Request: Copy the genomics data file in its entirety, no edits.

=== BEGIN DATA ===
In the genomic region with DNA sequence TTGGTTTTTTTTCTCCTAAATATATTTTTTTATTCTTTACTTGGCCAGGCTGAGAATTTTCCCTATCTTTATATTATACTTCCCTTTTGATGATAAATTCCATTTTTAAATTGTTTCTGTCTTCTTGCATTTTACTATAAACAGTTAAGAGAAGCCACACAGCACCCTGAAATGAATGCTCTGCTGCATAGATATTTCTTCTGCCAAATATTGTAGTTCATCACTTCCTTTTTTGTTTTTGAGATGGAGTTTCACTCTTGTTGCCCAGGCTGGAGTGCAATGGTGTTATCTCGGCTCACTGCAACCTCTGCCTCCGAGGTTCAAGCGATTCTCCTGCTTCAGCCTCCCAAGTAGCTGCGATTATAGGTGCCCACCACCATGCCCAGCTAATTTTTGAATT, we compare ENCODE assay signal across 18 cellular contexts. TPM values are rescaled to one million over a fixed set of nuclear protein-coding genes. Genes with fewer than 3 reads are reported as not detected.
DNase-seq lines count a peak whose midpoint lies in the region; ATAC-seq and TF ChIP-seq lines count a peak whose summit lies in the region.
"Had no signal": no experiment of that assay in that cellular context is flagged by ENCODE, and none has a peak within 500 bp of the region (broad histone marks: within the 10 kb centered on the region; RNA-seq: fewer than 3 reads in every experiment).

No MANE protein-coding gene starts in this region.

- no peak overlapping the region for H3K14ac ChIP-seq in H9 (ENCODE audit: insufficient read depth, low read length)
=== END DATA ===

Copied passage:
In the genomic region with DNA sequence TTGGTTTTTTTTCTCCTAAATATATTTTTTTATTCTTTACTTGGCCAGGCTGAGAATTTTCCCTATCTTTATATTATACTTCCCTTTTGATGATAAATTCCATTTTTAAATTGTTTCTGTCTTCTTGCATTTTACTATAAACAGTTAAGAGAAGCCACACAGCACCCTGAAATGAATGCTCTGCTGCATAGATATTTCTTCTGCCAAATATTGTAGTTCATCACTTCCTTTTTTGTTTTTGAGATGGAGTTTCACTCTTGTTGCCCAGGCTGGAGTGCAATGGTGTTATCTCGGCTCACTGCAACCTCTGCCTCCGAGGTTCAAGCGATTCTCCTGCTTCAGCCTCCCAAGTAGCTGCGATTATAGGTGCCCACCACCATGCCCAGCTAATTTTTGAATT, we compare ENCODE assay signal across 18 cellular contexts. TPM values are rescaled to one million over a fixed set of nuclear protein-coding genes. Genes with fewer than 3 reads are reported as not detected.
DNase-seq lines count a peak whose midpoint lies in the region; ATAC-seq and TF ChIP-seq lines count a peak whose summit lies in the region.
"Had no signal": no experiment of that assay in that cellular context is flagged by ENCODE, and none has a peak within 500 bp of the region (broad histone marks: within the 10 kb centered on the region; RNA-seq: fewer than 3 reads in every experiment).

No MANE protein-coding gene starts in this region.

- no peak overlapping the region for H3K14ac ChIP-seq in H9 (ENCODE audit: insufficient read depth, low read length)